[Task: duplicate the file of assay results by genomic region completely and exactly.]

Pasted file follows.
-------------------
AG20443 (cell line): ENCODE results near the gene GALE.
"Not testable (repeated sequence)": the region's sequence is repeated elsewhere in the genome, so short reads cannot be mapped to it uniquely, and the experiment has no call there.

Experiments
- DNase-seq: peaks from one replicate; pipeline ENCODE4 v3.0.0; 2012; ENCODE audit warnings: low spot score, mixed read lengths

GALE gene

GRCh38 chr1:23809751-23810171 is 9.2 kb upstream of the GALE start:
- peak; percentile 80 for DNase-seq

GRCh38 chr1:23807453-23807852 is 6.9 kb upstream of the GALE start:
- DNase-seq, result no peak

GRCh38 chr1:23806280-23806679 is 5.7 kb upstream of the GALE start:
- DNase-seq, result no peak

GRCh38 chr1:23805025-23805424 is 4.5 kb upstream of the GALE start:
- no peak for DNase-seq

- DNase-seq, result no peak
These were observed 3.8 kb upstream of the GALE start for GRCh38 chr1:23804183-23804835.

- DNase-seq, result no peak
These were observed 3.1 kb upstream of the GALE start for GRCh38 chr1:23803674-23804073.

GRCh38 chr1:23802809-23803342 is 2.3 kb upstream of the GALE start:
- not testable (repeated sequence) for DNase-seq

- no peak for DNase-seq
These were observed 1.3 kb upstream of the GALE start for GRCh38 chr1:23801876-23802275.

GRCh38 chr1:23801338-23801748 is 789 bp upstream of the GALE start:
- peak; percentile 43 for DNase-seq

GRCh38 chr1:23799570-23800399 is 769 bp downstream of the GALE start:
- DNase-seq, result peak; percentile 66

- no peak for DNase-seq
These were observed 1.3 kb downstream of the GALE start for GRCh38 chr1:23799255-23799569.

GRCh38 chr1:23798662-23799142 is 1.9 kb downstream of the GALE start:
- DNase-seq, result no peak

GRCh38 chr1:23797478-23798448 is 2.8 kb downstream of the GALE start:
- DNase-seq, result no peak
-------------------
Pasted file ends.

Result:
AG20443 (cell line): ENCODE results near the gene GALE.
"Not testable (repeated sequence)": the region's sequence is repeated elsewhere in the genome, so short reads cannot be mapped to it uniquely, and the experiment has no call there.

Experiments
- DNase-seq: peaks from one replicate; pipeline ENCODE4 v3.0.0; 2012; ENCODE audit warnings: low spot score, mixed read lengths

GALE gene

GRCh38 chr1:23809751-23810171 is 9.2 kb upstream of the GALE start:
- peak; percentile 80 for DNase-seq

GRCh38 chr1:23807453-23807852 is 6.9 kb upstream of the GALE start:
- DNase-seq, result no peak

GRCh38 chr1:23806280-23806679 is 5.7 kb upstream of the GALE start:
- DNase-seq, result no peak

GRCh38 chr1:23805025-23805424 is 4.5 kb upstream of the GALE start:
- no peak for DNase-seq

- DNase-seq, result no peak
These were observed 3.8 kb upstream of the GALE start for GRCh38 chr1:23804183-23804835.

- DNase-seq, result no peak
These were observed 3.1 kb upstream of the GALE start for GRCh38 chr1:23803674-23804073.

GRCh38 chr1:23802809-23803342 is 2.3 kb upstream of the GALE start:
- not testable (repeated sequence) for DNase-seq

- no peak for DNase-seq
These were observed 1.3 kb upstream of the GALE start for GRCh38 chr1:23801876-23802275.

GRCh38 chr1:23801338-23801748 is 789 bp upstream of the GALE start:
- peak; percentile 43 for DNase-seq

GRCh38 chr1:23799570-23800399 is 769 bp downstream of the GALE start:
- DNase-seq, result peak; percentile 66

- no peak for DNase-seq
These were observed 1.3 kb downstream of the GALE start for GRCh38 chr1:23799255-23799569.

GRCh38 chr1:23798662-23799142 is 1.9 kb downstream of the GALE start:
- DNase-seq, result no peak

GRCh38 chr1:23797478-23798448 is 2.8 kb downstream of the GALE start:
- DNase-seq, result no peak